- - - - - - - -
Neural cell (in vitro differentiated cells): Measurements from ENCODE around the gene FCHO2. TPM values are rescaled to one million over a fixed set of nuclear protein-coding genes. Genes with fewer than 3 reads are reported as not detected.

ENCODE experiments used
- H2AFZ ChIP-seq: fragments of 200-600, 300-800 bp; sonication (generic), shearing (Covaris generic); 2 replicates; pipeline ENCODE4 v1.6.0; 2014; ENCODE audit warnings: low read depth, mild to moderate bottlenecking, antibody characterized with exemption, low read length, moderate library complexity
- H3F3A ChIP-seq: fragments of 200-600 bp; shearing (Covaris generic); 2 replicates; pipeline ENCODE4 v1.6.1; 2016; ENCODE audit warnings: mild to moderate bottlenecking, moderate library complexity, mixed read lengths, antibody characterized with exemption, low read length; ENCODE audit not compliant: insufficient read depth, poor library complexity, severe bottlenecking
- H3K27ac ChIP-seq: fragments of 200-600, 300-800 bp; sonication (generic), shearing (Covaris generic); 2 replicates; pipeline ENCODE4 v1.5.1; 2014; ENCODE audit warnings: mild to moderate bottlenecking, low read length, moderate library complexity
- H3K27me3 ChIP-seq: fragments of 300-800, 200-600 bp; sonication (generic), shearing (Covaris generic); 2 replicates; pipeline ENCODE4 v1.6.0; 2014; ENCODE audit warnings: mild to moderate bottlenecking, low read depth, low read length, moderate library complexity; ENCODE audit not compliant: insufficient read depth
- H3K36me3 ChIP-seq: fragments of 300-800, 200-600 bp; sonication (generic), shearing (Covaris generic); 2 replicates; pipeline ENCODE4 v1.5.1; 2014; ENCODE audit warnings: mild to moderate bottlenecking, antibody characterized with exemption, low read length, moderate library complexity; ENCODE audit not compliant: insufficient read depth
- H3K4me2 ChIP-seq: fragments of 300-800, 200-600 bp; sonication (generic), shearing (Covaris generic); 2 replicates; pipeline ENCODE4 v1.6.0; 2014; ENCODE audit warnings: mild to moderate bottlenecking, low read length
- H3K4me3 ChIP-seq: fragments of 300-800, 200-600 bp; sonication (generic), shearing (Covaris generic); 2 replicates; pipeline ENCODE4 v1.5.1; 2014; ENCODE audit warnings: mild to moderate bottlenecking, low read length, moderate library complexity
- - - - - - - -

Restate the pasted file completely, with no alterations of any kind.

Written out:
Neural cell (in vitro differentiated cells): Measurements from ENCODE around the gene FCHO2. TPM values are rescaled to one million over a fixed set of nuclear protein-coding genes. Genes with fewer than 3 reads are reported as not detected.

ENCODE experiments used
- H2AFZ ChIP-seq: fragments of 200-600, 300-800 bp; sonication (generic), shearing (Covaris generic); 2 replicates; pipeline ENCODE4 v1.6.0; 2014; ENCODE audit warnings: low read depth, mild to moderate bottlenecking, antibody characterized with exemption, low read length, moderate library complexity
- H3F3A ChIP-seq: fragments of 200-600 bp; shearing (Covaris generic); 2 replicates; pipeline ENCODE4 v1.6.1; 2016; ENCODE audit warnings: mild to moderate bottlenecking, moderate library complexity, mixed read lengths, antibody characterized with exemption, low read length; ENCODE audit not compliant: insufficient read depth, poor library complexity, severe bottlenecking
- H3K27ac ChIP-seq: fragments of 200-600, 300-800 bp; sonication (generic), shearing (Covaris generic); 2 replicates; pipeline ENCODE4 v1.5.1; 2014; ENCODE audit warnings: mild to moderate bottlenecking, low read length, moderate library complexity
- H3K27me3 ChIP-seq: fragments of 300-800, 200-600 bp; sonication (generic), shearing (Covaris generic); 2 replicates; pipeline ENCODE4 v1.6.0; 2014; ENCODE audit warnings: mild to moderate bottlenecking, low read depth, low read length, moderate library complexity; ENCODE audit not compliant: insufficient read depth
- H3K36me3 ChIP-seq: fragments of 300-800, 200-600 bp; sonication (generic), shearing (Covaris generic); 2 replicates; pipeline ENCODE4 v1.5.1; 2014; ENCODE audit warnings: mild to moderate bottlenecking, antibody characterized with exemption, low read length, moderate library complexity; ENCODE audit not compliant: insufficient read depth
- H3K4me2 ChIP-seq: fragments of 300-800, 200-600 bp; sonication (generic), shearing (Covaris generic); 2 replicates; pipeline ENCODE4 v1.6.0; 2014; ENCODE audit warnings: mild to moderate bottlenecking, low read length
- H3K4me3 ChIP-seq: fragments of 300-800, 200-600 bp; sonication (generic), shearing (Covaris generic); 2 replicates; pipeline ENCODE4 v1.5.1; 2014; ENCODE audit warnings: mild to moderate bottlenecking, low read length, moderate library complexity